Not everyone was happy with President Barack Obama's nod to nonbelievers and non-Christians in his inaugural address. And some of the stiff criticism about Obama’s religious inclusiveness is coming from African-American Christians who maintain that no, all faiths were actually not created equal.
"For we know that our patchwork heritage is a strength, not a weakness," the new president said. "We are shaped by every language and culture, drawn from every end of this earth," he also said. Nothing too controversial, proclaiming that America's strength lies in its diversity.
But between those two statements, the new president got specific: "We are a nation of Christians and Muslims, Jews and Hindus, and nonbelievers."
By mentioning, for the first time in an inaugural address, the 16.1 percent of Americans who check "no"’ when asked about religion, Obama turned it into the most controversial line in his speech -- praised by The New York Times editorial board and cited by some Christians as evidence that he is a heretic, and in his well-spoken way, a serious threat.
With that one line, the president "seems to be trying to redefine American culture, which is distinctively Christian," said’ Bishop E.W. Jackson of the Exodus Faith Ministries in Chesapeake, Va. "The overwhelming majority of Americans identify as Christians, and what disturbs me is that he seems to be trying to redefine who we are.’"
Earlier this week, Jackson was a guest on the popular conservative Christian radio show "Janet Parshall's America," where a succession of callers, many of whom identified themselves as African-American, said they shared the concern, and were perplexed and put off by the president’s shout-out to nonbelievers.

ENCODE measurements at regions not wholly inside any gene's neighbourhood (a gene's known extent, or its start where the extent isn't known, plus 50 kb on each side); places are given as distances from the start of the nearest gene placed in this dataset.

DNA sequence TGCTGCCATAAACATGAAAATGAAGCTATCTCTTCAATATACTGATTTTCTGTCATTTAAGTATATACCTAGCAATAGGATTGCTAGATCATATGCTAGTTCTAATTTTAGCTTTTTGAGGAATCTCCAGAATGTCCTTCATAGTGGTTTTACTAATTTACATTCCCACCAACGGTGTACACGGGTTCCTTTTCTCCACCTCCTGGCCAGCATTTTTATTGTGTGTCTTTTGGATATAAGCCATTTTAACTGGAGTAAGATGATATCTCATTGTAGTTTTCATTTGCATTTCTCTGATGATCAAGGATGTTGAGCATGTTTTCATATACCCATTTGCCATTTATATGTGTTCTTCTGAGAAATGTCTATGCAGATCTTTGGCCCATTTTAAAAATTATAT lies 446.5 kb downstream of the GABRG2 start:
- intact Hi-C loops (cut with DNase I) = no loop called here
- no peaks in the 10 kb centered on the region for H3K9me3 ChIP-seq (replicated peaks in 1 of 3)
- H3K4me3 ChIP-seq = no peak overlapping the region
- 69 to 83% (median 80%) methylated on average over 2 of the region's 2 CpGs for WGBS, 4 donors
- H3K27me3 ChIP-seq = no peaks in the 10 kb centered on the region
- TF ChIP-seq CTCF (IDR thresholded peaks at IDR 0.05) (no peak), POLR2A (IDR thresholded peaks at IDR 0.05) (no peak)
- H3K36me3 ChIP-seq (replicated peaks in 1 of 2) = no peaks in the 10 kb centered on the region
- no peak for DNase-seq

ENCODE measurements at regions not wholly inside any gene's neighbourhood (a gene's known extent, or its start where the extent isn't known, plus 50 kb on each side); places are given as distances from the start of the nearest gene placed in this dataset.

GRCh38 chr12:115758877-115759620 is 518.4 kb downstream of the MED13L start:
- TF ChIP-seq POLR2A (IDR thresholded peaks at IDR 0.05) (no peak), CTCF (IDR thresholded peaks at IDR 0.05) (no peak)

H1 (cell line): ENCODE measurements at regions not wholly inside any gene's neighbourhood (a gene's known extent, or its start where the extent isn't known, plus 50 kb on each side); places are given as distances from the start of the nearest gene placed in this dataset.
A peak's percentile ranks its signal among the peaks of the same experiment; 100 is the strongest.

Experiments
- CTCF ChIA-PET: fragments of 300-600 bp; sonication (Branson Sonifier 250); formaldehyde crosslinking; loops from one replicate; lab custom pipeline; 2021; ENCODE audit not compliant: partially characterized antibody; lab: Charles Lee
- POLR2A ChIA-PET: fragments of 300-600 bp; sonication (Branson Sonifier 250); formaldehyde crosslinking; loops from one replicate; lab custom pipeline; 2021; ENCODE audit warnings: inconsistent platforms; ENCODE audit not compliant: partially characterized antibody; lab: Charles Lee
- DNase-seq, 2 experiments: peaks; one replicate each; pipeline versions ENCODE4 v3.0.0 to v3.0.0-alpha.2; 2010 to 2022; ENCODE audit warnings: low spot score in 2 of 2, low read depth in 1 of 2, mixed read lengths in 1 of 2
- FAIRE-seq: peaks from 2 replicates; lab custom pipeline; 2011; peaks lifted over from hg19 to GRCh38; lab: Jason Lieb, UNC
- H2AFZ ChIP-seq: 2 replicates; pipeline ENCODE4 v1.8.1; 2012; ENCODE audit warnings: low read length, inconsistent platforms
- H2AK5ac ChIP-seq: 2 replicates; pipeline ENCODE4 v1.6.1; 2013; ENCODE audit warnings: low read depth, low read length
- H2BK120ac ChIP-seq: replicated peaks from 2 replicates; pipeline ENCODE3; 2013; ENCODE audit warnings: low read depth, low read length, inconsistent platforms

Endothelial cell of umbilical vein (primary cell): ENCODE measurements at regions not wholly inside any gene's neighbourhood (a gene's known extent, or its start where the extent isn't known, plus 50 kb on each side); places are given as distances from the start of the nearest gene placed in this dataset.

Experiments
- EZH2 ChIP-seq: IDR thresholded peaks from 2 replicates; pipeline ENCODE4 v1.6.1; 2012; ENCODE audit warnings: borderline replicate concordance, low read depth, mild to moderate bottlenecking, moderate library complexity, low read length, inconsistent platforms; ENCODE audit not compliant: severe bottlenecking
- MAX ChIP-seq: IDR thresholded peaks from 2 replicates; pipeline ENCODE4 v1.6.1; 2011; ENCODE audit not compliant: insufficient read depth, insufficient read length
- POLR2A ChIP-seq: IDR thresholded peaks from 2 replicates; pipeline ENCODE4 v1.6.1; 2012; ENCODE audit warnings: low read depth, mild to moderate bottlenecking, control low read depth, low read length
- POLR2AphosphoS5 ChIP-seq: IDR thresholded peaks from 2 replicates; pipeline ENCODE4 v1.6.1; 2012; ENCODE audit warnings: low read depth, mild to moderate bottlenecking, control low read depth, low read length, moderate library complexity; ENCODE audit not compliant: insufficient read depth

Parshall noted that atheists were celebrating the unexpected mention, and indeed they were: "In his inaugural address … President Barack Obama did what many before him should have done, rightly citing the great diversity of America as part of the nation's great strength, and including 'nonbelievers'’ in that mix,’" said Ed Buckner of American Atheists.
"His mother would have been proud," Buckner said, referring to the fact that Obama’s mother was not a church-goer. "And so are we."
Jackson said he and others have no problem acknowledging that "this country is one in which everybody has the freedom to think what they want." Yet Obama crossed the line, in his view, in suggesting that all faiths (and none) were different roads to the same destination: "He made similar remarks in the campaign, and said, 'We are no longer a Christian nation, if we ever were. We are a Jewish, Hindu and non-believing nation.'"
Not so, Jackson says: "Obviously, Jewish heritage is very much a part of Christianity; the Jewish Bible is part of our Bible. But Hindu, Muslim, and nonbelievers? I don't think so. We are not a Muslim nation or a nonbelieving nation."
With all the focus on Obama as the first African-American president, the succession of black callers to Janet Parshall's show was a reminder that the "community" is not a monolith, and that many socially conservative black Americans are at odds with Obama's views, particularly on abortion and gay rights. Nor do they all define civil rights in the same way.
The Rev. Cecil Blye, pastor of More Grace Ministries Church in Louisville, Ky., said the president's reference to nonbelievers also set off major alarm bells for him. "It's important to understand the heritage of our country, and it's a Judeo-Christian tradition," period.
[By MELINDA HENNENBERGER, AOL News]